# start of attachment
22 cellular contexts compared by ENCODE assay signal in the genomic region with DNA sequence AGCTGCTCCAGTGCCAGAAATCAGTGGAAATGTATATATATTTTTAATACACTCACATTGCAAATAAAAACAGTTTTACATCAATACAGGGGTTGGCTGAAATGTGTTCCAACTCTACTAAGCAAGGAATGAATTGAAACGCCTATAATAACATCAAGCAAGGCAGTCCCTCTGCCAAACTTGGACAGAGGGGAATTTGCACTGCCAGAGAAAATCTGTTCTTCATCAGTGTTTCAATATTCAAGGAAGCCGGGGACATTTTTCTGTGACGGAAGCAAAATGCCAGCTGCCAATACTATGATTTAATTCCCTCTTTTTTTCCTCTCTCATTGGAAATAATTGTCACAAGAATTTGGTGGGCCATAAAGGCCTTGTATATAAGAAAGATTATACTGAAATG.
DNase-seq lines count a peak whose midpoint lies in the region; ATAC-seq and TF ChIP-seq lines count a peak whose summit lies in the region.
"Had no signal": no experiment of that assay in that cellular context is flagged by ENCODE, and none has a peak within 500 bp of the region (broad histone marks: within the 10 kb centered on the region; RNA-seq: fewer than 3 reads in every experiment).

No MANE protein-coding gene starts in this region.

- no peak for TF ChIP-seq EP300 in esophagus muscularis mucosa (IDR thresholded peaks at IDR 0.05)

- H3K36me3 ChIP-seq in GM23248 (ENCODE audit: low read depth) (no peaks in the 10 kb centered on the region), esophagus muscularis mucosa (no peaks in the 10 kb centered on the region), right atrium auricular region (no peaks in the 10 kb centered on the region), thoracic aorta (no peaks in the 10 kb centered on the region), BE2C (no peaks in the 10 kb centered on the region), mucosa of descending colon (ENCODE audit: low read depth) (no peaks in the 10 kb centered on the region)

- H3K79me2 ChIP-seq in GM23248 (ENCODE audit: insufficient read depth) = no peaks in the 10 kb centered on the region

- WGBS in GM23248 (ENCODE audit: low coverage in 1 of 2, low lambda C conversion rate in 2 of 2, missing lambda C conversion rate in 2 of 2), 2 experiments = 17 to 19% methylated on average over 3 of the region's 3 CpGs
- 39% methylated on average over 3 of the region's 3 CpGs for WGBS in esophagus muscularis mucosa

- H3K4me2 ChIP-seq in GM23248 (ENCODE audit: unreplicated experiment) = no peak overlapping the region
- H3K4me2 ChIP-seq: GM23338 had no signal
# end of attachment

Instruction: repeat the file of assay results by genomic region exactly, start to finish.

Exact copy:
22 cellular contexts compared by ENCODE assay signal in the genomic region with DNA sequence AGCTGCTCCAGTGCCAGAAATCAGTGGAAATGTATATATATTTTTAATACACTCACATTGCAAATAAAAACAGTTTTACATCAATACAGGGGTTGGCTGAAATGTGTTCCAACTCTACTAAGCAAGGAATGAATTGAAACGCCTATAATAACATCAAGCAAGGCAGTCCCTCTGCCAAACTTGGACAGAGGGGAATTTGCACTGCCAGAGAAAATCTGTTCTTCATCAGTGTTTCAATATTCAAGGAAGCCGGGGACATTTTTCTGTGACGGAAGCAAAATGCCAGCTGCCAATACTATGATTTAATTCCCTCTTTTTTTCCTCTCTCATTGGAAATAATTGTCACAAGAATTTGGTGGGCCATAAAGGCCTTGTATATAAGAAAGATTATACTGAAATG.
DNase-seq lines count a peak whose midpoint lies in the region; ATAC-seq and TF ChIP-seq lines count a peak whose summit lies in the region.
"Had no signal": no experiment of that assay in that cellular context is flagged by ENCODE, and none has a peak within 500 bp of the region (broad histone marks: within the 10 kb centered on the region; RNA-seq: fewer than 3 reads in every experiment).

No MANE protein-coding gene starts in this region.

- no peak for TF ChIP-seq EP300 in esophagus muscularis mucosa (IDR thresholded peaks at IDR 0.05)

- H3K36me3 ChIP-seq in GM23248 (ENCODE audit: low read depth) (no peaks in the 10 kb centered on the region), esophagus muscularis mucosa (no peaks in the 10 kb centered on the region), right atrium auricular region (no peaks in the 10 kb centered on the region), thoracic aorta (no peaks in the 10 kb centered on the region), BE2C (no peaks in the 10 kb centered on the region), mucosa of descending colon (ENCODE audit: low read depth) (no peaks in the 10 kb centered on the region)

- H3K79me2 ChIP-seq in GM23248 (ENCODE audit: insufficient read depth) = no peaks in the 10 kb centered on the region

- WGBS in GM23248 (ENCODE audit: low coverage in 1 of 2, low lambda C conversion rate in 2 of 2, missing lambda C conversion rate in 2 of 2), 2 experiments = 17 to 19% methylated on average over 3 of the region's 3 CpGs
- 39% methylated on average over 3 of the region's 3 CpGs for WGBS in esophagus muscularis mucosa

- H3K4me2 ChIP-seq in GM23248 (ENCODE audit: unreplicated experiment) = no peak overlapping the region
- H3K4me2 ChIP-seq: GM23338 had no signal